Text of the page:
Delays in the multi-million-pound construction of new schools in Aberdeen have been blamed on builders being scared to travel to the city due to coronavirus risks.
Council bosses have revealed they had been forced to battle with perceptions the Granite City was “not a safe place” after the local lockdown last year.
At the most recent meeting of the council’s capital programme committee, top officials were pressed for answers on the delays in school building and what might be changed to ensure future projects are not as badly impacted by emergencies.
Year-long delays have been announced in the construction of replacement schools in Milltimber, Torry and Tillydrone.
Construction projects up and down the country have been hit with delays due to the pandemic.
Even after a three-month initial lockdown was lifted, changes in rules around the number of workers allowed within the tight confines of a building site slowed progress.
Covid legacy: builders ‘reluctant’ to come to Aberdeen after last year’s local lockdown
Aberdeen City Council’s chief capital officer, John Wilson, told members about how “reluctant” contractors were to visit the north-east.
He said: “Some of the project tenders came in right at the crux of when that first happened.
“You will appreciate the impact on no work, furloughing of staff, which impacted tender assessments and so on.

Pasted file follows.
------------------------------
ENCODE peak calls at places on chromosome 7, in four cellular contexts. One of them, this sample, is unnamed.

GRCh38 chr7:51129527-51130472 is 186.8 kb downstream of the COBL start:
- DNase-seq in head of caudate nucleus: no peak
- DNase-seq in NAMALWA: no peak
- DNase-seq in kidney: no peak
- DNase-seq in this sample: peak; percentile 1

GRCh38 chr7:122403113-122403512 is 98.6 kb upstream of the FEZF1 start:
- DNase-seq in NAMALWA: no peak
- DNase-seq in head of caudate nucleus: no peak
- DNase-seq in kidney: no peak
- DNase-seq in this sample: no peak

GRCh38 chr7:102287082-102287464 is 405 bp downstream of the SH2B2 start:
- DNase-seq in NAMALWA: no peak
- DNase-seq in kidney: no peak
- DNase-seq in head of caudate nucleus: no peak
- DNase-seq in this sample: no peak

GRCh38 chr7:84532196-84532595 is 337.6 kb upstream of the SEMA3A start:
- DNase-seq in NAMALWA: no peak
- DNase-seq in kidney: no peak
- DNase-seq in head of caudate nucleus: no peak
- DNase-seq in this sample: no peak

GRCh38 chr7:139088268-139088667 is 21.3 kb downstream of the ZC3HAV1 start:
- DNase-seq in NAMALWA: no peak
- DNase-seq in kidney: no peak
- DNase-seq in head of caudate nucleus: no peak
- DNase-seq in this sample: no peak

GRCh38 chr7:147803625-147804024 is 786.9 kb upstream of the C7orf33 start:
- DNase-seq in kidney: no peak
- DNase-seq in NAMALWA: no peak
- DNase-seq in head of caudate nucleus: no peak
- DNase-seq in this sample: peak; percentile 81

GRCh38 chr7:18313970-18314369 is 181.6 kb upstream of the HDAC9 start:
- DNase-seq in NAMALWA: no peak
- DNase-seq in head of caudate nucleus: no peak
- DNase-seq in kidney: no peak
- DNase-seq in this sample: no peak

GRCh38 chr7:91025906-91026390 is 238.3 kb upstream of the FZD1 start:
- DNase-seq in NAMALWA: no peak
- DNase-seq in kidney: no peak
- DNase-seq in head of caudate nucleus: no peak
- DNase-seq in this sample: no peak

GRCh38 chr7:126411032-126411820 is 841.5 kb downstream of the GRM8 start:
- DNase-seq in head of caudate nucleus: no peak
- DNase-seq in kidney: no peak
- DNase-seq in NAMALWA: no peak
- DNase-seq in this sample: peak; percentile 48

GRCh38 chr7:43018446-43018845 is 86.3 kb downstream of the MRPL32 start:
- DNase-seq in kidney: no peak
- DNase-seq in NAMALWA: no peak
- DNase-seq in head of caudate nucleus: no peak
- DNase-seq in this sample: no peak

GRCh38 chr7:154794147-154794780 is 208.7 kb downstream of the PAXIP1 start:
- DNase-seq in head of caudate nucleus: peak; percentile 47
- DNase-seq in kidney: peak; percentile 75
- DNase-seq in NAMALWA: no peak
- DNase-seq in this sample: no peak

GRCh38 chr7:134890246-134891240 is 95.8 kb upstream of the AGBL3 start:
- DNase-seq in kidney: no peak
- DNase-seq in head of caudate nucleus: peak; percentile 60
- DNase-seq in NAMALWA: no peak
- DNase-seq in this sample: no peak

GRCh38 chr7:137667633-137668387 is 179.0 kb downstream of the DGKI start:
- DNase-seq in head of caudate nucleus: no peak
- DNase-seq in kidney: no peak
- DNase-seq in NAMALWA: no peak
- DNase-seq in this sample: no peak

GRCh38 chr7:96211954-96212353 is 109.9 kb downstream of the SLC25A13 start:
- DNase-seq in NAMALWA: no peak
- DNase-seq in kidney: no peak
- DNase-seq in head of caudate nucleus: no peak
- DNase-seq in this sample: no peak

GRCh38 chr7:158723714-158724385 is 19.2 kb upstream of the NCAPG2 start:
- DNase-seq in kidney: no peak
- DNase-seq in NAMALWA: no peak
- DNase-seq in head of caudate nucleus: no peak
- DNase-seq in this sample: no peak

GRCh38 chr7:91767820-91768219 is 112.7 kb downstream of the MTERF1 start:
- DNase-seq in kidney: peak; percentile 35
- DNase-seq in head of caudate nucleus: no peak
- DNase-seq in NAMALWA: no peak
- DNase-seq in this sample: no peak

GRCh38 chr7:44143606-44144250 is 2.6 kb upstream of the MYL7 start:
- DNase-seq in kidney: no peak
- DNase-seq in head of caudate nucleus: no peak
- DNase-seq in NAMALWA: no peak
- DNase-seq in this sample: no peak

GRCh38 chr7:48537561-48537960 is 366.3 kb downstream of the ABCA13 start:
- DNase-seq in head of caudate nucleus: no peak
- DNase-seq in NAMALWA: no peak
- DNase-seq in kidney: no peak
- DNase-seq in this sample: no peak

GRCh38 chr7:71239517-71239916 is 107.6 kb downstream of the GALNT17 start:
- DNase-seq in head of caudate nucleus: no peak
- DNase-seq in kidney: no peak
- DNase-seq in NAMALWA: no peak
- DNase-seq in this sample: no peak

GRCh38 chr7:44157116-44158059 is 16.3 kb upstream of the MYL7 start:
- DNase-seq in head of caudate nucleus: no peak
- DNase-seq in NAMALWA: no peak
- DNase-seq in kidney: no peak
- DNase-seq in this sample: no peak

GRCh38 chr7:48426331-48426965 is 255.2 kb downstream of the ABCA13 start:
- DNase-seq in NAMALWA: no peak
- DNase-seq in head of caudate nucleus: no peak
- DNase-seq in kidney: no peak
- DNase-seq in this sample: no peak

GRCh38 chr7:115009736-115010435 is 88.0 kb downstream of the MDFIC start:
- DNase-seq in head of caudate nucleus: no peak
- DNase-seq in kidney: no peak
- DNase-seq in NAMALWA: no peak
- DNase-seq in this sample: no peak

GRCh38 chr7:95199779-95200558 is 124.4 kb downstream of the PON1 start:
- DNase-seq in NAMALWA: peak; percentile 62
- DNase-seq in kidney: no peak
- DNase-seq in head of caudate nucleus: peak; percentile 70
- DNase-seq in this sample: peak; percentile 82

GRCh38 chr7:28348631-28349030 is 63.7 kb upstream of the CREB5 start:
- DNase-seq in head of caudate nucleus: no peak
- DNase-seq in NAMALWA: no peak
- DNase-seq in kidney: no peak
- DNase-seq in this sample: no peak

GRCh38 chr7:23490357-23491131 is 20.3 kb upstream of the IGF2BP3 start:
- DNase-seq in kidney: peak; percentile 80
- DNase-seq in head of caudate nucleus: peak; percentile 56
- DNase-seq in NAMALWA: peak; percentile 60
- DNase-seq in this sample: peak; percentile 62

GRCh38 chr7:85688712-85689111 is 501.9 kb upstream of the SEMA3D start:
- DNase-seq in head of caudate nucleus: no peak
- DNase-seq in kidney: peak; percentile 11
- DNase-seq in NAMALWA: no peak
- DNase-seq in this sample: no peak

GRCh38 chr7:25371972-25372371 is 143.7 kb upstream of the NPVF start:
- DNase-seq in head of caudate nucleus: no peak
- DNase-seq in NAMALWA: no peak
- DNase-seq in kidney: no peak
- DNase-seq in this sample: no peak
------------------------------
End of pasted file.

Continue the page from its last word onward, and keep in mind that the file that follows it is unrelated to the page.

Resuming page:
“(We were) able to start again, followed Scottish Government guidelines, and then we had a second impact on Aberdeen itself.
“When you build on that, you have a reluctance of contractors to come up to Aberdeen and the risk and fear they have, given the Covid impact.
“And that just continually builds up over time.
“Notwithstanding that, working practices have had to change, again, to comply with Covid (regulations).”
A new primary school in Torry – a development hit not only by the pandemic but the discovery of asbestos too – is also due for a summer 2023 completion, having previously been planned to be up and running at the end of this year.
“But I was trying to get my head around, ideally, if you wanted a school to be finished in summer 2021, when the ideal time to tender the contract would have been and to have it in place?”
He was told schools take roughly between 14 and 18 months to build, dependent on their size.
Council resources boss: Aberdeen not seen ‘as a safe place’ at time of August local lockdown
Council resources director, Steve Whyte, said: “We had gone out to market and we had to step down contractual talks and design talks, etc – it is what it is.
“The long and the short of it is we felt we were going out to the market with appropriate time.
“And as I say, we lost probably six to nine months because of the lockdown, the local lockdown certainly didn’t help.”
Spot on from @StephenFlynnSNP – COVID remains a real and present threat to our health and wellbeing. Scenes like these are dangerous, and could easily result in pubs being closed again – which no one wants. We all have a responsibility here. Please, please everybody #keeptheheid https://t.co/vuDqN9ZJmo
— Nicola Sturgeon (@NicolaSturgeon) August 3, 2020
Furthermore, Mr Whyte branded “commentary” around the city’s August lockdown – preceded by snaking queues of people bustling into pubs and bars – as “unhelpful”.
“The industry certainly did not see Aberdeen as a safe place at that point in time,” he added.
“Again we have also had to build in some of the local factors that have been aired over the last year as well which has made it an extremely difficult process to go forward.
“I think going forward we will always now be caveating any timelines we have around the world now being in a very different place and a different environment.
“And really, we have pushed contractors to deliver the buildings as quickly as they can.”